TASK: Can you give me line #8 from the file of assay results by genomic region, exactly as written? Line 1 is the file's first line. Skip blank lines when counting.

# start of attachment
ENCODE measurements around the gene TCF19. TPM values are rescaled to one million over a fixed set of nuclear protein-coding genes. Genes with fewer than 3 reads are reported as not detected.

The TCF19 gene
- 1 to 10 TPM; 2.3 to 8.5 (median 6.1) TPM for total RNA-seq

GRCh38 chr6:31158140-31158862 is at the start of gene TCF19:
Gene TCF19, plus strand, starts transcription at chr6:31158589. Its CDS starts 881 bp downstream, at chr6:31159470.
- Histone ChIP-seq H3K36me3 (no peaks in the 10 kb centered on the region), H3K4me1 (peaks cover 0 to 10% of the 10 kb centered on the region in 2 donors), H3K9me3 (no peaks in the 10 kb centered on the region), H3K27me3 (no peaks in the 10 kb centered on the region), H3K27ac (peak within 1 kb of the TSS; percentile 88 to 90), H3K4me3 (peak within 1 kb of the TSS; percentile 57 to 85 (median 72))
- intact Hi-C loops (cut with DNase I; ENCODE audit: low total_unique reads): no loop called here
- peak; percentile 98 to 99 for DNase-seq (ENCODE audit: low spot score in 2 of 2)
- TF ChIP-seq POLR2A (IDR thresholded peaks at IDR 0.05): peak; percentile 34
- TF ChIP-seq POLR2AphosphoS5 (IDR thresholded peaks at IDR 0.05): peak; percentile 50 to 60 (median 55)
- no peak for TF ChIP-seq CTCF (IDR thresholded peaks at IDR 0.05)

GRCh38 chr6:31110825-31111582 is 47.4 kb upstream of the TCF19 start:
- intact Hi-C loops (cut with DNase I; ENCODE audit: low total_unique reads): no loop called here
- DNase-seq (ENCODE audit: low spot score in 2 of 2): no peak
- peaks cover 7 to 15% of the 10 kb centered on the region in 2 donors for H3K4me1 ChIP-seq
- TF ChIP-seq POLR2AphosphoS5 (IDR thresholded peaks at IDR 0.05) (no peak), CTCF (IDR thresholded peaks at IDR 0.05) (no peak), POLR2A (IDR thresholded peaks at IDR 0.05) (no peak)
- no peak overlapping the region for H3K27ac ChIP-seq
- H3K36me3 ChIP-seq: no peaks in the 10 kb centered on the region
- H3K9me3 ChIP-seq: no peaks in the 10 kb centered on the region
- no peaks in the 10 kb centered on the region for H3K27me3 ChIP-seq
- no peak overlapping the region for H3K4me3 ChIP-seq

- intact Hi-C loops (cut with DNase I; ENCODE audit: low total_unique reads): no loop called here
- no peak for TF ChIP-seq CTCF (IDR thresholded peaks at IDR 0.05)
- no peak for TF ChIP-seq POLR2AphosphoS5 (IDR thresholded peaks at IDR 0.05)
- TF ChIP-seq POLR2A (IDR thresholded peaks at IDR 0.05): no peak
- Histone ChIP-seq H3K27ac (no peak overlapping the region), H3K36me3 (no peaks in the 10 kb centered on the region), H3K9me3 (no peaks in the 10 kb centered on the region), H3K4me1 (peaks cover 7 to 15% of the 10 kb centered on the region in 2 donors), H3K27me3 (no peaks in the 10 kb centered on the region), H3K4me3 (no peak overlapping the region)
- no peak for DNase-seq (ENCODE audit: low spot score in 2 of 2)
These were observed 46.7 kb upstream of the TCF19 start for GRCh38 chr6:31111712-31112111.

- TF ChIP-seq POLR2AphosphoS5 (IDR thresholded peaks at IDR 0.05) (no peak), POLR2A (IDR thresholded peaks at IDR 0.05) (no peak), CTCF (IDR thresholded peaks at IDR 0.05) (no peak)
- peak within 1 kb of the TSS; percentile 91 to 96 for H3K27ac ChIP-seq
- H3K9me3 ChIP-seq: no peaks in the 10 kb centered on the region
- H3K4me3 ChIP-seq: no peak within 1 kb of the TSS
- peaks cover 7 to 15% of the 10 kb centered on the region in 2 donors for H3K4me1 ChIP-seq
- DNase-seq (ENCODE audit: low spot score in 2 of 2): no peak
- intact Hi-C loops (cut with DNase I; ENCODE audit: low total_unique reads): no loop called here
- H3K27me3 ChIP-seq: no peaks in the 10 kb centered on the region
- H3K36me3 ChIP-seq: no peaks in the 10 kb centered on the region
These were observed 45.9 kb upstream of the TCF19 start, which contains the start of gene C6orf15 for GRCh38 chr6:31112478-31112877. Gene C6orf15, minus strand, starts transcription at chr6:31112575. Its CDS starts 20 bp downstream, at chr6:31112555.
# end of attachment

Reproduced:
- peak; percentile 98 to 99 for DNase-seq (ENCODE audit: low spot score in 2 of 2)